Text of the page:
Journal cover Journal topic
Biogeosciences An interactive open-access journal of the European Geosciences Union
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Volume 11, issue 2
Biogeosciences, 11, 443-460, 2014
© Author(s) 2014. This work is distributed under
the Creative Commons Attribution 3.0 License.
Biogeosciences, 11, 443-460, 2014
© Author(s) 2014. This work is distributed under
the Creative Commons Attribution 3.0 License.

Research article 29 Jan 2014

Research article | 29 Jan 2014

Dynamic seasonal nitrogen cycling in response to anthropogenic N loading in a tropical catchment, Athi–Galana–Sabaki River, Kenya

T. R. Marwick1, F. Tamooh1,2, B. Ogwoka2, C. Teodoru1, A. V. Borges3, F. Darchambeau3, and S. Bouillon1 T. R. Marwick et al.
  • 1Katholieke Universiteit Leuven (KU Leuven), Department of Earth and Environmental Sciences, Celestijnenlaan 200E, 3001 Leuven, Belgium
  • 2Kenya Wildlife Service, P.O. Box 82144-80100, Mombasa, Kenya
  • 3Unité d'Océanographie Chimique, Université de Liège (ULg), Liège, Belgium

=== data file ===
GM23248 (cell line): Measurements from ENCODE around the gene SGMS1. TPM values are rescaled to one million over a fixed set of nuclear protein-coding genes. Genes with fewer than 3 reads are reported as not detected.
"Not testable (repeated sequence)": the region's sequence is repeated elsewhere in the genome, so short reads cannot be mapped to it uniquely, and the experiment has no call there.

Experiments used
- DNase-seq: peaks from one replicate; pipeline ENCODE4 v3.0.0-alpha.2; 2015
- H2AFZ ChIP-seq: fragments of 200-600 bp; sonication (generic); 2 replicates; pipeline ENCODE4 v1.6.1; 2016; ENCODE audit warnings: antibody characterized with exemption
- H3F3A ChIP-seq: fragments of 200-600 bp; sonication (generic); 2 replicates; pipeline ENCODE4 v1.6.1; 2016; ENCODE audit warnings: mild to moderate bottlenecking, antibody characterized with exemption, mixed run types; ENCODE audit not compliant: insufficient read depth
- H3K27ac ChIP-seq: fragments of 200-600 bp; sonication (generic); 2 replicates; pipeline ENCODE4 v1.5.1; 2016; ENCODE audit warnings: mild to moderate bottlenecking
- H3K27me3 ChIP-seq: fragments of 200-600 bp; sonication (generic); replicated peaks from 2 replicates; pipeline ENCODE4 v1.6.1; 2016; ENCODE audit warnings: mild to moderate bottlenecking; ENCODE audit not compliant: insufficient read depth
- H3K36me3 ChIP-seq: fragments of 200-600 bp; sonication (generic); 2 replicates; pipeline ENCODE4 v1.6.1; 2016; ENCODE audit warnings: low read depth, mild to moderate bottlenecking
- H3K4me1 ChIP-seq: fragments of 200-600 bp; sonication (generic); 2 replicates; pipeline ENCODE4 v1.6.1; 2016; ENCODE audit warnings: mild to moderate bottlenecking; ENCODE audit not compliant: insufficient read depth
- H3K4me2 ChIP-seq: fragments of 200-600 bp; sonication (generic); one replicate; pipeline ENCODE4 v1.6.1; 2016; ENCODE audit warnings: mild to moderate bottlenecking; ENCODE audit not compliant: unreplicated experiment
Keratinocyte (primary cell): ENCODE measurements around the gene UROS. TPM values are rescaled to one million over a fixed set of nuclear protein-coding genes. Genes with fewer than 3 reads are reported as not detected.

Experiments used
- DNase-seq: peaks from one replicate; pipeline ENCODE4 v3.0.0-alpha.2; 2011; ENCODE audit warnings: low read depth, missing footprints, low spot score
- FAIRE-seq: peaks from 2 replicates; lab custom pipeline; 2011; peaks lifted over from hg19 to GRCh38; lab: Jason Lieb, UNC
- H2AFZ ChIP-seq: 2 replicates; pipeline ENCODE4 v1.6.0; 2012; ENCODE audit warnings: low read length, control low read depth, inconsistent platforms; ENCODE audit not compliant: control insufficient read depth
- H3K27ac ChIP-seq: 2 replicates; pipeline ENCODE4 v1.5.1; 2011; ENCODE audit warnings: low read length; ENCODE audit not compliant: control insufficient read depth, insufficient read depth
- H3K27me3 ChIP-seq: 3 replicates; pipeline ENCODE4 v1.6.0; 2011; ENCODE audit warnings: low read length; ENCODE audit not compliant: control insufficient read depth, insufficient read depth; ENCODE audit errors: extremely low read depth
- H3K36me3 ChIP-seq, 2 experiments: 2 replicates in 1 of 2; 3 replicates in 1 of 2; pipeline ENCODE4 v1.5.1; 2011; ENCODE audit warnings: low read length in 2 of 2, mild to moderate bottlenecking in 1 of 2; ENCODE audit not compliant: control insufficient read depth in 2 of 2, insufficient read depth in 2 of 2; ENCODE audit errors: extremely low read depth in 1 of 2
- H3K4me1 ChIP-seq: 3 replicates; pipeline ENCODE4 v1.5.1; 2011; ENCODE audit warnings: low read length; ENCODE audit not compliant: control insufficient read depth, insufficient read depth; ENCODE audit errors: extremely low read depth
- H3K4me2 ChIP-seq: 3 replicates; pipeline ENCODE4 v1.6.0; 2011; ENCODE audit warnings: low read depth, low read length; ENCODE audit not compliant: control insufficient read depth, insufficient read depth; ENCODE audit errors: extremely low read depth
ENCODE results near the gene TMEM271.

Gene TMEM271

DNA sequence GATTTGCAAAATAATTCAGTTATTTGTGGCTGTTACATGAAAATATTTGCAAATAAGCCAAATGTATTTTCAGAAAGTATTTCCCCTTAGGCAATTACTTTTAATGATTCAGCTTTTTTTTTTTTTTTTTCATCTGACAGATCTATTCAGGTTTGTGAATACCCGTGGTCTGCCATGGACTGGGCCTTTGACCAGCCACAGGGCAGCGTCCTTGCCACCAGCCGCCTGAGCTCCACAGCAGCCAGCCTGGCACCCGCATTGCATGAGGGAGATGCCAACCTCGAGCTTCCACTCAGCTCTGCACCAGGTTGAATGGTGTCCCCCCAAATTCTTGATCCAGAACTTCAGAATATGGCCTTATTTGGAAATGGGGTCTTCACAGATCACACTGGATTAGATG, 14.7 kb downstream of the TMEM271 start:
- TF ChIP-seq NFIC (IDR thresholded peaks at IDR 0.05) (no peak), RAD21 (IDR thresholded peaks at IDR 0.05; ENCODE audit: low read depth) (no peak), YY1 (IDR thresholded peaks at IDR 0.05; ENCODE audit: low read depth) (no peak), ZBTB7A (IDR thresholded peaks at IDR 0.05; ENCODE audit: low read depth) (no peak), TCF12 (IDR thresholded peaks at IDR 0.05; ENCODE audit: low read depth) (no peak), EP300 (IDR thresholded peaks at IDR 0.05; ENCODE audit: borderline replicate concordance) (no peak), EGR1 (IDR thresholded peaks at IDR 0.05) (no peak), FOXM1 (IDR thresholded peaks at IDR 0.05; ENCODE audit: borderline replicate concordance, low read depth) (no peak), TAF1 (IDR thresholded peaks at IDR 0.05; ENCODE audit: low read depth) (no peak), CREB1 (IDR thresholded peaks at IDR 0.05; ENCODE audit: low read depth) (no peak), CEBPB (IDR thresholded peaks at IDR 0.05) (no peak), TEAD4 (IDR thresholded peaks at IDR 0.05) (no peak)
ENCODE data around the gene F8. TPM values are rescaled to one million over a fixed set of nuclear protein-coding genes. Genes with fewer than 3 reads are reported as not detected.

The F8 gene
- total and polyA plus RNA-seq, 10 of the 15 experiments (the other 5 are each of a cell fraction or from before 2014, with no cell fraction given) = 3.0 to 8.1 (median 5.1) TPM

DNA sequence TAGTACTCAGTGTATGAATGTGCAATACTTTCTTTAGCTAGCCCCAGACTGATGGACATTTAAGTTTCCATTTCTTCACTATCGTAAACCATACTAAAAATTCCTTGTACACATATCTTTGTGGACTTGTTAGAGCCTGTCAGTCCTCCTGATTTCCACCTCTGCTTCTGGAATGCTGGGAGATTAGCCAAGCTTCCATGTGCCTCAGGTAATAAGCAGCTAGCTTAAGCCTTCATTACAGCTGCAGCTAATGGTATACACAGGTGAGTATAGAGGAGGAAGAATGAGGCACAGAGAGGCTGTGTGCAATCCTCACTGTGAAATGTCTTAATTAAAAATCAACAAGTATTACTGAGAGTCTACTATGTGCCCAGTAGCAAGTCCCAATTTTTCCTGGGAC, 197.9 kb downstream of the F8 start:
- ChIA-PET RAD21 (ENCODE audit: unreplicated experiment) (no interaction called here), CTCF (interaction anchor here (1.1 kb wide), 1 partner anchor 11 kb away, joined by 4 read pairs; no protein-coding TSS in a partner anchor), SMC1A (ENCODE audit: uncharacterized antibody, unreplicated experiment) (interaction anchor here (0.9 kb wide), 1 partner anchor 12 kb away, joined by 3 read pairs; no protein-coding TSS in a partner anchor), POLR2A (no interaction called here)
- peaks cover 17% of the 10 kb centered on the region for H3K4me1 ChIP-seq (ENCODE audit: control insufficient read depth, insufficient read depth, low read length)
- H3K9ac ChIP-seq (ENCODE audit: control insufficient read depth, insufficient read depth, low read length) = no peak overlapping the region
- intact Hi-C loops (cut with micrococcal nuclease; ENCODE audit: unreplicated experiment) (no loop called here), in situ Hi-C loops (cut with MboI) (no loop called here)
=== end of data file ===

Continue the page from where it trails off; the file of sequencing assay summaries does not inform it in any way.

Abstract. As part of a broader study on the riverine biogeochemistry in the Athi–Galana–Sabaki (A-G-S) River catchment (Kenya), we present data constraining the sources, transit and transformation of multiple nitrogen (N) species as they flow through the A-G-S catchment (~47 000 km2). The data set was obtained in August–September 2011, November 2011, and April–May 2012, covering the dry season, short rain season and long rain season respectively. Release of (largely untreated) wastewater from the city of Nairobi had a profound impact on the biogeochemistry of the upper Athi River, leading to low dissolved oxygen (DO) saturation levels (36–67%), high ammonium (NH4+) concentrations (123–1193 μmol L−1), and high dissolved methane (CH4) concentrations (3765–6729 nmol L−1). Riverine dissolved inorganic nitrogen (DIN; sum of NH4+ and nitrate (NO3); nitrite was not measured) concentration at the most upstream site on the Athi River was highest during the dry season (1195 μmol L−1), while DIN concentration was an order of magnitude lower during the short and long rain seasons (212 and 193 μmol L−1, respectively). During the rain seasons, low water residence time led to relatively minimal in-stream N cycling prior to discharge to the ocean, whereas during the dry season we speculate that prolonged residence time creates two differences comparative to wet season, where (1) intense N cycling and removal of DIN is possible in the upper to mid-catchment and leads to significantly lower concentrations at the outlet during the dry season, and (2) as a result this leads to the progressive enrichment of 15N in the particulate N (PN) pool, highlighting the dominance of untreated wastewater as the prevailing source of riverine DIN. The rapid removal of NH4+ in the upper reaches during the dry season was accompanied by a quantitatively similar production of NO3 and nitrous oxide (N2O) downstream, pointing towards strong nitrification over this reach during the dry season. Nitrous oxide produced was rapidly degassed downstream, while the elevated NO3 concentrations steadily decreased to levels observed elsewhere in more pristine African river networks. Low pelagic primary production rates over the same reach suggest that benthic denitrification was the dominant process controlling the removal of NO3, although large cyanobacterial blooms further downstream highlight the significant role of DIN assimilation by primary producers also. Consequently, the intense nitrification and uptake of N by algae leads to significant enrichment of 15N in the PN pool during the dry season (mean: +16.5 ± 8.2‰ but reaching as high as +31.5‰) compared to the short (+7.3 ± 2.6‰) and long (+7.6 ± 5.9‰) rain seasons. A strong correlation between the seasonal N stable isotope ratios of PN (δ15NPN) and oxygen stable isotope ratios of river water (δ18OH2O; as a proxy of freshwater discharge) presents the possibility of employing a combination of proxies – such as δ15NPN of sediments, bivalves and near-shore corals – to reconstruct how historical land use changes have influenced nitrogen cycling within the catchment, whilst potentially providing foresight on the impacts of future land management decisions.

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